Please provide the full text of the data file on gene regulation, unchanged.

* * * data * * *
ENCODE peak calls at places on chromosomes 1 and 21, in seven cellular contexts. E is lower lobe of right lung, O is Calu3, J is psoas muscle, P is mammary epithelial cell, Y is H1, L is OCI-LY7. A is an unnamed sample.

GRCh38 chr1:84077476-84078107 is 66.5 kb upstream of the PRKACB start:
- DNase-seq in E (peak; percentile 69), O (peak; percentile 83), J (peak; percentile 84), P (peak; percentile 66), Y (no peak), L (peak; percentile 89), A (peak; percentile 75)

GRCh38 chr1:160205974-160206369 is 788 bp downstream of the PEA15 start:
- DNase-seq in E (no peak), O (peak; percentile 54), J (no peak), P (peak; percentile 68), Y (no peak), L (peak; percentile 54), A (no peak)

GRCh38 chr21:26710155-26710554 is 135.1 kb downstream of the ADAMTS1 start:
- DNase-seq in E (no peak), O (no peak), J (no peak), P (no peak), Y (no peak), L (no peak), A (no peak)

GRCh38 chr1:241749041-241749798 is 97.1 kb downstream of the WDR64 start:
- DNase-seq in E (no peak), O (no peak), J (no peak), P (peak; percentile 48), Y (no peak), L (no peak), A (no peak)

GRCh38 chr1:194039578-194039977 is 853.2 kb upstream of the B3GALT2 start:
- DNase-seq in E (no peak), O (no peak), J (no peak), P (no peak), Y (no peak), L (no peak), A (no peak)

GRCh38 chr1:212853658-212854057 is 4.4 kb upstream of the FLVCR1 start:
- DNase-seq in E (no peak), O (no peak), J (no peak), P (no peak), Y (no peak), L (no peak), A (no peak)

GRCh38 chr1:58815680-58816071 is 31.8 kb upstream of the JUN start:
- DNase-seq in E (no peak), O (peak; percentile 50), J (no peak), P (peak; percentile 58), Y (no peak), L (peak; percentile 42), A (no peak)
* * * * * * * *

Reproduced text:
ENCODE peak calls at places on chromosomes 1 and 21, in seven cellular contexts. E is lower lobe of right lung, O is Calu3, J is psoas muscle, P is mammary epithelial cell, Y is H1, L is OCI-LY7. A is an unnamed sample.

GRCh38 chr1:84077476-84078107 is 66.5 kb upstream of the PRKACB start:
- DNase-seq in E (peak; percentile 69), O (peak; percentile 83), J (peak; percentile 84), P (peak; percentile 66), Y (no peak), L (peak; percentile 89), A (peak; percentile 75)

GRCh38 chr1:160205974-160206369 is 788 bp downstream of the PEA15 start:
- DNase-seq in E (no peak), O (peak; percentile 54), J (no peak), P (peak; percentile 68), Y (no peak), L (peak; percentile 54), A (no peak)

GRCh38 chr21:26710155-26710554 is 135.1 kb downstream of the ADAMTS1 start:
- DNase-seq in E (no peak), O (no peak), J (no peak), P (no peak), Y (no peak), L (no peak), A (no peak)

GRCh38 chr1:241749041-241749798 is 97.1 kb downstream of the WDR64 start:
- DNase-seq in E (no peak), O (no peak), J (no peak), P (peak; percentile 48), Y (no peak), L (no peak), A (no peak)

GRCh38 chr1:194039578-194039977 is 853.2 kb upstream of the B3GALT2 start:
- DNase-seq in E (no peak), O (no peak), J (no peak), P (no peak), Y (no peak), L (no peak), A (no peak)

GRCh38 chr1:212853658-212854057 is 4.4 kb upstream of the FLVCR1 start:
- DNase-seq in E (no peak), O (no peak), J (no peak), P (no peak), Y (no peak), L (no peak), A (no peak)

GRCh38 chr1:58815680-58816071 is 31.8 kb upstream of the JUN start:
- DNase-seq in E (no peak), O (peak; percentile 50), J (no peak), P (peak; percentile 58), Y (no peak), L (peak; percentile 42), A (no peak)